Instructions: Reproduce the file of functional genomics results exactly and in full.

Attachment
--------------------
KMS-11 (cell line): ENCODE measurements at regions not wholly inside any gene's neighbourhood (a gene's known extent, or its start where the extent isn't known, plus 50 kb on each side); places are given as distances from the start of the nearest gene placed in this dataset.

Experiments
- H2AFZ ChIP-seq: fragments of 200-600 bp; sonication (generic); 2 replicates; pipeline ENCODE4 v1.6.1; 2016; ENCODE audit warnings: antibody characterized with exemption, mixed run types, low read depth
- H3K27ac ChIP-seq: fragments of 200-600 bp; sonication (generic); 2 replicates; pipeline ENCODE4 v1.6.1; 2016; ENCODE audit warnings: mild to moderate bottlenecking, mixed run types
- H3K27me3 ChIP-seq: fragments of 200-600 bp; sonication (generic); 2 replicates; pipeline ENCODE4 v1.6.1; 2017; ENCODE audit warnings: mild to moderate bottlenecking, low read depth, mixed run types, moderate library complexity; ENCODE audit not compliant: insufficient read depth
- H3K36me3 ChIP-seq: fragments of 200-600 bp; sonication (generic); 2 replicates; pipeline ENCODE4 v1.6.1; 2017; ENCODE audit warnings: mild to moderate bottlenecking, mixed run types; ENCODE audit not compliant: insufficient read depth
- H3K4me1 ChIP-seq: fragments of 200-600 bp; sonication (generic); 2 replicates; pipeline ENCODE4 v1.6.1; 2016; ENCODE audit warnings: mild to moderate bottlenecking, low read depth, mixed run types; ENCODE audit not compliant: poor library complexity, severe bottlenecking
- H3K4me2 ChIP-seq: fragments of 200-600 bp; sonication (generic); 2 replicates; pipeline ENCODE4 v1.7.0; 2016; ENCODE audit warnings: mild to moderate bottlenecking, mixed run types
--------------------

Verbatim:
KMS-11 (cell line): ENCODE measurements at regions not wholly inside any gene's neighbourhood (a gene's known extent, or its start where the extent isn't known, plus 50 kb on each side); places are given as distances from the start of the nearest gene placed in this dataset.

Experiments
- H2AFZ ChIP-seq: fragments of 200-600 bp; sonication (generic); 2 replicates; pipeline ENCODE4 v1.6.1; 2016; ENCODE audit warnings: antibody characterized with exemption, mixed run types, low read depth
- H3K27ac ChIP-seq: fragments of 200-600 bp; sonication (generic); 2 replicates; pipeline ENCODE4 v1.6.1; 2016; ENCODE audit warnings: mild to moderate bottlenecking, mixed run types
- H3K27me3 ChIP-seq: fragments of 200-600 bp; sonication (generic); 2 replicates; pipeline ENCODE4 v1.6.1; 2017; ENCODE audit warnings: mild to moderate bottlenecking, low read depth, mixed run types, moderate library complexity; ENCODE audit not compliant: insufficient read depth
- H3K36me3 ChIP-seq: fragments of 200-600 bp; sonication (generic); 2 replicates; pipeline ENCODE4 v1.6.1; 2017; ENCODE audit warnings: mild to moderate bottlenecking, mixed run types; ENCODE audit not compliant: insufficient read depth
- H3K4me1 ChIP-seq: fragments of 200-600 bp; sonication (generic); 2 replicates; pipeline ENCODE4 v1.6.1; 2016; ENCODE audit warnings: mild to moderate bottlenecking, low read depth, mixed run types; ENCODE audit not compliant: poor library complexity, severe bottlenecking
- H3K4me2 ChIP-seq: fragments of 200-600 bp; sonication (generic); 2 replicates; pipeline ENCODE4 v1.7.0; 2016; ENCODE audit warnings: mild to moderate bottlenecking, mixed run types